It takes a certain amount of luck to survive being attacked by one of Alaska's famed brown bears, but to survive two such attacks takes a lot of luck and more.
Soldotna resident Scott MacInnes can attest to that.
Aside from a light scar running down the left side of the 53-year-old geophysicist's chin, MacInnes shows no outward signs of the two brown bear attacks from which he has fully recovered in his lifetime.
The first time MacInnes was attacked, nearly 40 years ago, he had been hiking near Devil's Pass in the Resurrection River Valley with a junior high school friend when both boys were attacked.
MacInnes' injuries were the more severe, and because bites to both legs made it nearly impossible for him to walk, his friend ran more than 5 miles back to the highway and hitched a ride into Cooper Landing the closest place with a telephone back then. An Air Force rescue helicopter was summoned and eventually plucked MacInnes from the hillside and whisked him to an Anchorage hospital for treatment.
In April of this year, MacInnes once again became the victim of a brown bear attack; this time near Mackey Lakes in Soldotna.
Retelling his story Friday, MacInnes said he and his 10-year-old golden retriever, Willow, went out for a run at about 7 a.m.
A light snow was falling and darkness was just beginning to make way for twilight.
Willow, who was off leash, was running alongside MacInnes as the two headed down Dirks Road off Denise Lake Road.
"Although we didn't know it at the time, we had just run past a moose kill and Willow sensed something in the bushes," MacInnes said.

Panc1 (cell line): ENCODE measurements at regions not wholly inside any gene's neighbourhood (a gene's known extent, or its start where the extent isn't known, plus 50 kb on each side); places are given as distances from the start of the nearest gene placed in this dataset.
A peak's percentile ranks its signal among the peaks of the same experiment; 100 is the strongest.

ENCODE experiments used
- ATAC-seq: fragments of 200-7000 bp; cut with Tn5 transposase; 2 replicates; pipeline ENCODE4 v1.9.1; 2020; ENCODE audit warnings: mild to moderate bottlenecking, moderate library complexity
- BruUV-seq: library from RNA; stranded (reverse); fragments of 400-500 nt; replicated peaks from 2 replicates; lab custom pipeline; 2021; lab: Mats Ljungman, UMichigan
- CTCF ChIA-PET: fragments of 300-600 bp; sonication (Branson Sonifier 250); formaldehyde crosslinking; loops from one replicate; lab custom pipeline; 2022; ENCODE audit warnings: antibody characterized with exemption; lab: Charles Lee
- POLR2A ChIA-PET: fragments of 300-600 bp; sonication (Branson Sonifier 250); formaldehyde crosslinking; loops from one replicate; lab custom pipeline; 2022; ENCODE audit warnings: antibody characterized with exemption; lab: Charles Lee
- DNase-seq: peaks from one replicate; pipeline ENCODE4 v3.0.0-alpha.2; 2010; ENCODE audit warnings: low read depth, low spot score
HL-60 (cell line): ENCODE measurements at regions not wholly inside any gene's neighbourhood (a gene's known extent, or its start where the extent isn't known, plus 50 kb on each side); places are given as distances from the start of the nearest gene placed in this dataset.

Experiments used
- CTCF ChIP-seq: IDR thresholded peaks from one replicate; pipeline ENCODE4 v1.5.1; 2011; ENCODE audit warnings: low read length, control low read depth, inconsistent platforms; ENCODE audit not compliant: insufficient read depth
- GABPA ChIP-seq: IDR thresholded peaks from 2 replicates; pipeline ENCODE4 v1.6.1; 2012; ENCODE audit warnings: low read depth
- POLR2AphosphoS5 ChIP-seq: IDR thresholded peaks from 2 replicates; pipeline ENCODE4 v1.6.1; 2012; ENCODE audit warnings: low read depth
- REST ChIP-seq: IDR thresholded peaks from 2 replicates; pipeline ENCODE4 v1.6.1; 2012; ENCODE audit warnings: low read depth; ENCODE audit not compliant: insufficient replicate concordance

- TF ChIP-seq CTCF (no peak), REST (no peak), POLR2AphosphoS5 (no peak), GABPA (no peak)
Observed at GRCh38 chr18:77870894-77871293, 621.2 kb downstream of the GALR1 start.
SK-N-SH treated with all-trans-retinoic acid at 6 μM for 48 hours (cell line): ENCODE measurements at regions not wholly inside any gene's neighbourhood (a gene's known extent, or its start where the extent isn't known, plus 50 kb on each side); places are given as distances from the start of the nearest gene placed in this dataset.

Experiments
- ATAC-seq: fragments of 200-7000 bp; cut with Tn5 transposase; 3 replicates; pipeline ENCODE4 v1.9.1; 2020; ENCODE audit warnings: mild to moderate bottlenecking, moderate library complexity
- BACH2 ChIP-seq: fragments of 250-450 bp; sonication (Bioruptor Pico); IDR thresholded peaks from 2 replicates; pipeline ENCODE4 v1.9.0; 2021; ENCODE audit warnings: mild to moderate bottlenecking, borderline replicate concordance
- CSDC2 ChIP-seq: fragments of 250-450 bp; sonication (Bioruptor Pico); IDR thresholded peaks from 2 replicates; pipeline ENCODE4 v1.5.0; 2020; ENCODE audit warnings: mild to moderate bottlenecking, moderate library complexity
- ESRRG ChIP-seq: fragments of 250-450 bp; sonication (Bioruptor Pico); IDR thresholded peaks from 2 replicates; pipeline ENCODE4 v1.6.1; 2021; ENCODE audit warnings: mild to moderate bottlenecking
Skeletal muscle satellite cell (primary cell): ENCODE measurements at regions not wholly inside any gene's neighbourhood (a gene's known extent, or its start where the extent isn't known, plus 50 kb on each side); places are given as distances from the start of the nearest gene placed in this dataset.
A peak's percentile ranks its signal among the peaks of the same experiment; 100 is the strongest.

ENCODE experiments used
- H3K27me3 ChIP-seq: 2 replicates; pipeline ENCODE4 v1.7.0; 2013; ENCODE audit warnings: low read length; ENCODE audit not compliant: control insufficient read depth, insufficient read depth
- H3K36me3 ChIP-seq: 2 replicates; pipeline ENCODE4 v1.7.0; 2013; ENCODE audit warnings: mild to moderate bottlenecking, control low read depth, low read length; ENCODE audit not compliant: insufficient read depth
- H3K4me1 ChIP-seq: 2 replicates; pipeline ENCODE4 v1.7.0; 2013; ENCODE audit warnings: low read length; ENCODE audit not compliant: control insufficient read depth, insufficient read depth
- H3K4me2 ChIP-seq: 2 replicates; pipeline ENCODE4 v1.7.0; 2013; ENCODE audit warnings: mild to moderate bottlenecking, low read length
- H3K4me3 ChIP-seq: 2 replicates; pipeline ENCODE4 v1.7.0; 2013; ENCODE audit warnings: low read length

They both stopped, and MacInnes said he became nervous.
A biologist had recently told him bear tracks were found on Dirks Road a few weeks earlier, and the thought now came forward in his mind.
They didn't see anything, and resumed running, rounding a right-angle corner.
Willow went into the bushes about 40 feet in front of MacInnes and suddenly, without warning, a brown bear sow came out of the bushes about 30 feet in front of MacInnes.
"I was already running and turned towards the trees.
"In a split second, the bear and I met at the tree," he said.
"In retrospect, I should have stopped running. I should not have turned towards the trees. But we're talking split seconds," MacInnes said.
MacInnes was bit on the jaw, the bear throwing him to the ground with the power of the bite, then bit on his throat and his stomach.
"When I felt it bite my stomach, I thought, 'I've got to protect my vital organs,'" he said.
MacInnes curled up into a ball and in doing so, kicked the bear with his left leg. The bear bit his leg.
He concentrated on remaining motionless, and perhaps because Willow started distracting the bear's attention, the bear stopped the attack and left the immediate vicinity.
MacInnes stayed quiet for one or two minutes and then saw the dog's paws coming his way.
"At first I thought she would bring the bear back to me. Then I got up and thought I needed to get out of there," he said.